The wax paper packets are stamped with names like "Facebook," "Major Pain," "Death Sentence" and "Voodoo."
It's easy to transport, cheap, pure and readily available in Lycoming County.
It's also one of the most addictive drugs known to man - heroin.
Its calming effects entice users across all races, economic classes and religions. And once they're hooked, most people will not be able to stop using without professional intervention.
Earlier this year, police started to see a rise of heroin-related overdoses, which led them to believe that the heroin coming into Lycoming County was quite pure. Around the same time, authorities also began noticing a marked rise in overdoses and heroin-related crime.
Medics are receiving weekly reports of heroin overdoses - people who are technically "dead" but may be brought back with an injection of Narcan, a medication that reverses the effects of opiates.
"In the earlier part of the year, there were a lot of near-deaths. Some individuals were technically dead but were able to be brought back with a Narcan injection. That tells me that the
potency was higher at that point," said city police Capt. Michael Orwig.
Jennifer Reeder, assistant director of the West Branch Drug and Alcohol Abuse Commission, has also seen the devastating effects of this potent heroin.
According to the commission, about 18 percent of the clients they've treated since the beginning of the year have identified heroin as their primary drug of choice. That percentage is up from 11.2 percent last year for the same time period.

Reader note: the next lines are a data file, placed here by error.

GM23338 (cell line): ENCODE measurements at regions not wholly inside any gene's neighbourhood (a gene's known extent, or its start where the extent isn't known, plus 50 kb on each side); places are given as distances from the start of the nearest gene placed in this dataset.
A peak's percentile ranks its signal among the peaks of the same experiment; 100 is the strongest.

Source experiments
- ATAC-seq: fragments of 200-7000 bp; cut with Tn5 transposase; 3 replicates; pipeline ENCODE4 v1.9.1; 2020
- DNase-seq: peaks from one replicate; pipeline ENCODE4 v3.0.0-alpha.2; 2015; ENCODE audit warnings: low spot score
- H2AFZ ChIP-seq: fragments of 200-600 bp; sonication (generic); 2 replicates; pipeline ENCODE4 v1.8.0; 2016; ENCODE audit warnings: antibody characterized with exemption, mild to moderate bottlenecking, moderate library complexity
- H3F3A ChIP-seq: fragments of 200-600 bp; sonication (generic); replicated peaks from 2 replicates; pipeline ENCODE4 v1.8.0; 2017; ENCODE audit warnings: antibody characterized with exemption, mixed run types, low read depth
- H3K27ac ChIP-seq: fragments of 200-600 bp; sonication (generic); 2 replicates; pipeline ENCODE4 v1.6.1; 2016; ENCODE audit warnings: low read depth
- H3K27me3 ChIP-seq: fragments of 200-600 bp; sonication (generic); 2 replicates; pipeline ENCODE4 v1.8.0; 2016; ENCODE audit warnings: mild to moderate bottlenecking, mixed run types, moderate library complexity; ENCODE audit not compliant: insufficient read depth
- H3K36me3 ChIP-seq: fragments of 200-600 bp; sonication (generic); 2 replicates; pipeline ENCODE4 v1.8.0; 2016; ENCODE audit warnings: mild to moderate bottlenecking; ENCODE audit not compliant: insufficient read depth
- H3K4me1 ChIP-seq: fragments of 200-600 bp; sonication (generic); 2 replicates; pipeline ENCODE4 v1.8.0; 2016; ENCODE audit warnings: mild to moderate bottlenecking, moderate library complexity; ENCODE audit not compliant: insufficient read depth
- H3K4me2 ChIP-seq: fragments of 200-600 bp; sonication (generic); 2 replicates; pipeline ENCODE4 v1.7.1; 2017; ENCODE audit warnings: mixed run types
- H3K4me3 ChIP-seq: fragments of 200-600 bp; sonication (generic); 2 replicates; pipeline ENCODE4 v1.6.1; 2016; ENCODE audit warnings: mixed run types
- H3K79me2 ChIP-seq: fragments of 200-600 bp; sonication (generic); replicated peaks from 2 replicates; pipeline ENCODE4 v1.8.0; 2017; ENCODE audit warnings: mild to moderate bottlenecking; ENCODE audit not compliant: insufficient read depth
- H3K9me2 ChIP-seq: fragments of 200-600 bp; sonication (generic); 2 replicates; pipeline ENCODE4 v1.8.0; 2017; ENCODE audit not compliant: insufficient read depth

"The purity of heroin is greater than it has ever been, which feeds the addictive properties still further," she said. "Once caught in this cycle, life problems develop as a result and that also feeds the ongoing use, as the addict feels powerless to change the circumstances and believes escape back into the drug is the only option he or she has."
According to the National Institute of Drug Abuse, about 23 percent of people who use heroin will become dependent on it.
"Heroin is not a drug to experiment with. It is known to hook people on their first try," Orwig said.
Heroin mimics the brain's naturally produced chemicals responsible for happiness, such as endorphin. Heroin use also disrupts the chemical process which regulates dopamine production, causing the brain to become flooded with dopamine. These two processes combined result in the euphoria, peace, and calm users experience.
Long-term heroin use will change the brain's chemical structure, Reeder explained. Because heroin mimics the chemicals that let us feel happiness, users are literally incapable of experiencing joy without opiates. Simple things which normally cause a person to feel joy, such as a hug from a friend, or a peace of chocolate, no longer hold much meaning for the opiate addict.
"After using heroin the rebound effect, ultimately withdraw, is dramatic. Addicts often feel like they are going to die, or perhaps even wish they would. That alone leads the addict back to using again if only to relieve the effects of withdraw," said
"With ongoing use the body chemistry is significantly altered that misery is prolonged with post-acute withdraw. Users may feel lethargy... the inability to experience any real normal pleasures... and the inability to mister the motivation to do anything," she added.
This depression often leads users, even those who have weeks of sobriety under their belt, back into a life of heroin use. Old friends, lack of problem-solving skills, and even the relentless marketing schemes of drug dealers threaten the former addict on a daily basis.
"I realize that addicts make a choice, but I also know drug dealers who have given 'free' packets of heroin away and often regularly call the addicts to see if they 'need anything,'" said Old Lycoming Police Sgt. Christopher Kriner.
Those who continue to use are often forced into a life of crime to support their habit. About 30 percent of people suspected or arrested for theft in Lycoming Township police's coverage area admitted to being addicted to heroin or prescription medication, Kriner said.